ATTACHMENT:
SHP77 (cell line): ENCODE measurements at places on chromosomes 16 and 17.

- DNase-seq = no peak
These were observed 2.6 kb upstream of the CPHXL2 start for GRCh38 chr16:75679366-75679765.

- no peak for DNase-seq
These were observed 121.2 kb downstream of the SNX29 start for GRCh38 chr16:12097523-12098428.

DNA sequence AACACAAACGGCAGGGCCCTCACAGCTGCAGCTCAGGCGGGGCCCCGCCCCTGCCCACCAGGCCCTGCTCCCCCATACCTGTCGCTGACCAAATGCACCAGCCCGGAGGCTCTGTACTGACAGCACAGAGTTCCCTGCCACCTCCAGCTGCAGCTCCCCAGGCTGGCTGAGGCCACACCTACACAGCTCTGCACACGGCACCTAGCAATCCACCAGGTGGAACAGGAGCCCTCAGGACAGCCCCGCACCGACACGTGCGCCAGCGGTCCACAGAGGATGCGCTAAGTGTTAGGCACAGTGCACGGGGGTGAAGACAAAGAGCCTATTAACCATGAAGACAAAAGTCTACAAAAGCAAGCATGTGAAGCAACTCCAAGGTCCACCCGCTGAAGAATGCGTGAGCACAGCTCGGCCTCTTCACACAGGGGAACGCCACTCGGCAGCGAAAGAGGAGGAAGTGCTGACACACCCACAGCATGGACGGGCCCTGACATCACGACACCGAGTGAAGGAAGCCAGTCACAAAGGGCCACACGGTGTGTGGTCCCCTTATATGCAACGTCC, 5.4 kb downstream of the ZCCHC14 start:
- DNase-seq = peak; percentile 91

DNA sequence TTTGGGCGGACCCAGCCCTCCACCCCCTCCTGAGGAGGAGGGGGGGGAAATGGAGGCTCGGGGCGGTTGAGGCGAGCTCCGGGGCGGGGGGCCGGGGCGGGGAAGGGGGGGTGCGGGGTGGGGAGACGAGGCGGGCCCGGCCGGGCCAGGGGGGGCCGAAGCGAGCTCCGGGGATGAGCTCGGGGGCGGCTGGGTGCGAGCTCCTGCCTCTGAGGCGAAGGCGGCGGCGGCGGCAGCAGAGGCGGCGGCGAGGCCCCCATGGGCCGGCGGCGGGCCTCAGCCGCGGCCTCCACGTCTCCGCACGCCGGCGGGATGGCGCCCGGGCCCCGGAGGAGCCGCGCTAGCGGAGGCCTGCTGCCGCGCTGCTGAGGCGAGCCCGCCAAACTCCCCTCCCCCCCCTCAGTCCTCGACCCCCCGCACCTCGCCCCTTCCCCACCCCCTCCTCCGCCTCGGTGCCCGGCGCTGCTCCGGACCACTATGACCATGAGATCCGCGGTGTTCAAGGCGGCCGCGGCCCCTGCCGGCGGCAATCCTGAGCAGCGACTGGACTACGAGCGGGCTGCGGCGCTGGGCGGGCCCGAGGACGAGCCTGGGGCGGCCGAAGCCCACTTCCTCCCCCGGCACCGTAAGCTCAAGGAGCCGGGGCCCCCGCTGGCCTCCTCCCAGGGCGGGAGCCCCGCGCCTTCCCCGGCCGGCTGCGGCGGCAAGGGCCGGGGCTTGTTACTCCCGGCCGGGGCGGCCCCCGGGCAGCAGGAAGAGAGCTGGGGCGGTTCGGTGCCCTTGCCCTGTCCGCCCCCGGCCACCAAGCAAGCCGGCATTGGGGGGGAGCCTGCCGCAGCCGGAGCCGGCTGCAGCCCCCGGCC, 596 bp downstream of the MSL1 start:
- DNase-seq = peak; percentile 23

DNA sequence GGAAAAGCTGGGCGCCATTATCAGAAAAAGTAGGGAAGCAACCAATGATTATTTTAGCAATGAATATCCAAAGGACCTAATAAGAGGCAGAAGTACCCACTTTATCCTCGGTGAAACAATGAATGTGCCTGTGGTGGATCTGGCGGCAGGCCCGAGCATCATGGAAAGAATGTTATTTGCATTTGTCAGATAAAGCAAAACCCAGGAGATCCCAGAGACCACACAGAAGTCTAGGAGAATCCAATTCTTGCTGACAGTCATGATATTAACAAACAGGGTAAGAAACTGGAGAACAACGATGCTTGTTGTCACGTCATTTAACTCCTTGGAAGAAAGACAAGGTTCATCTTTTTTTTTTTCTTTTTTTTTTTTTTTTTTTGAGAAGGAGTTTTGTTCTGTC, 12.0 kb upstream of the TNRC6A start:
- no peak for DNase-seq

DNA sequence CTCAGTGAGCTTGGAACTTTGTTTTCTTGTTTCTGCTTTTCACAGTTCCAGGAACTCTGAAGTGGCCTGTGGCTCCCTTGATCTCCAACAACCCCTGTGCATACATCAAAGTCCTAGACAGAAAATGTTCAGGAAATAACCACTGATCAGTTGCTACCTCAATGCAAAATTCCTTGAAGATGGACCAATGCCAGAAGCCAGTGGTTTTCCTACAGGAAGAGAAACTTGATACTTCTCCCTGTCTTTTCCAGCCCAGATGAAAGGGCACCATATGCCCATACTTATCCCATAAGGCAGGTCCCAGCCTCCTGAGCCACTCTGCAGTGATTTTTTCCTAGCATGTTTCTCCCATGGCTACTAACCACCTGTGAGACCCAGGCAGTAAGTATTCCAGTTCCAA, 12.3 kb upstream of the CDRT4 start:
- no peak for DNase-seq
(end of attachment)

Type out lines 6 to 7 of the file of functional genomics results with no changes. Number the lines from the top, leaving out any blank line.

DNA sequence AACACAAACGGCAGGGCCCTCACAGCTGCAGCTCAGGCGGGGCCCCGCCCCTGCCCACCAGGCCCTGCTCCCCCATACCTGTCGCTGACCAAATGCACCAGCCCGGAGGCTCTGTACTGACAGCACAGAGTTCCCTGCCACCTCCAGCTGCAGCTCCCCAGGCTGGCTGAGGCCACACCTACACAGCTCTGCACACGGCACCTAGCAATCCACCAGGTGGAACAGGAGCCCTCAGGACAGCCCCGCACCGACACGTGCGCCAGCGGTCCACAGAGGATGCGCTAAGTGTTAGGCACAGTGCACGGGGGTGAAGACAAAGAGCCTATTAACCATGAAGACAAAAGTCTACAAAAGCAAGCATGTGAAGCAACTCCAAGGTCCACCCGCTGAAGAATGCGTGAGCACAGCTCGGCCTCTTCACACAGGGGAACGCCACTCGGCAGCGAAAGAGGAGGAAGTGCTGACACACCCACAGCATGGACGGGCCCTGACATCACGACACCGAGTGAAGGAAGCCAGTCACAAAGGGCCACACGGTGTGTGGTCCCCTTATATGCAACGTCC, 5.4 kb downstream of the ZCCHC14 start:
- DNase-seq = peak; percentile 91